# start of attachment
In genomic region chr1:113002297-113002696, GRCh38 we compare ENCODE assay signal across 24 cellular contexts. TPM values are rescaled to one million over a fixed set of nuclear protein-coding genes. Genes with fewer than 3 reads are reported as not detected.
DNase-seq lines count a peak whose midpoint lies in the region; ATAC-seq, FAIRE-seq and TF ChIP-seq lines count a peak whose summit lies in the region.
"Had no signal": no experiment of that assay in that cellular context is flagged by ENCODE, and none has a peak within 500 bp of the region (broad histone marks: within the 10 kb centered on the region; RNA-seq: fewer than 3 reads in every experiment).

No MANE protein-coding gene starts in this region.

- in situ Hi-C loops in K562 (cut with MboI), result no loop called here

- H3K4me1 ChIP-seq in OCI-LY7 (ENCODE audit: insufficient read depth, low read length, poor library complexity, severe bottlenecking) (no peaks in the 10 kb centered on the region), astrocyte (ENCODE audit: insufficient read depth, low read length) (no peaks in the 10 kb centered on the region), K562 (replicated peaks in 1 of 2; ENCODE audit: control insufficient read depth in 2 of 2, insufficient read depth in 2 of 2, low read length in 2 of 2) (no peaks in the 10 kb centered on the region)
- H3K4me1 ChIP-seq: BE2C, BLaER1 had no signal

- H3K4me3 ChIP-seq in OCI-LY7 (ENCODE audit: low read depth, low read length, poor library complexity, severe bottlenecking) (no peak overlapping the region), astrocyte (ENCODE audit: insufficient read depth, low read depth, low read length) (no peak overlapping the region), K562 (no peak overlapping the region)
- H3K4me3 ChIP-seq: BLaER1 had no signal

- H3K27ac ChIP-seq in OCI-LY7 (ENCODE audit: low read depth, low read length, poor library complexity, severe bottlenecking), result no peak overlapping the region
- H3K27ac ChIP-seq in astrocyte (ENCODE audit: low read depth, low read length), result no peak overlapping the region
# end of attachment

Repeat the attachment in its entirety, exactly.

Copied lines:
In genomic region chr1:113002297-113002696, GRCh38 we compare ENCODE assay signal across 24 cellular contexts. TPM values are rescaled to one million over a fixed set of nuclear protein-coding genes. Genes with fewer than 3 reads are reported as not detected.
DNase-seq lines count a peak whose midpoint lies in the region; ATAC-seq, FAIRE-seq and TF ChIP-seq lines count a peak whose summit lies in the region.
"Had no signal": no experiment of that assay in that cellular context is flagged by ENCODE, and none has a peak within 500 bp of the region (broad histone marks: within the 10 kb centered on the region; RNA-seq: fewer than 3 reads in every experiment).

No MANE protein-coding gene starts in this region.

- in situ Hi-C loops in K562 (cut with MboI), result no loop called here

- H3K4me1 ChIP-seq in OCI-LY7 (ENCODE audit: insufficient read depth, low read length, poor library complexity, severe bottlenecking) (no peaks in the 10 kb centered on the region), astrocyte (ENCODE audit: insufficient read depth, low read length) (no peaks in the 10 kb centered on the region), K562 (replicated peaks in 1 of 2; ENCODE audit: control insufficient read depth in 2 of 2, insufficient read depth in 2 of 2, low read length in 2 of 2) (no peaks in the 10 kb centered on the region)
- H3K4me1 ChIP-seq: BE2C, BLaER1 had no signal

- H3K4me3 ChIP-seq in OCI-LY7 (ENCODE audit: low read depth, low read length, poor library complexity, severe bottlenecking) (no peak overlapping the region), astrocyte (ENCODE audit: insufficient read depth, low read depth, low read length) (no peak overlapping the region), K562 (no peak overlapping the region)
- H3K4me3 ChIP-seq: BLaER1 had no signal

- H3K27ac ChIP-seq in OCI-LY7 (ENCODE audit: low read depth, low read length, poor library complexity, severe bottlenecking), result no peak overlapping the region
- H3K27ac ChIP-seq in astrocyte (ENCODE audit: low read depth, low read length), result no peak overlapping the region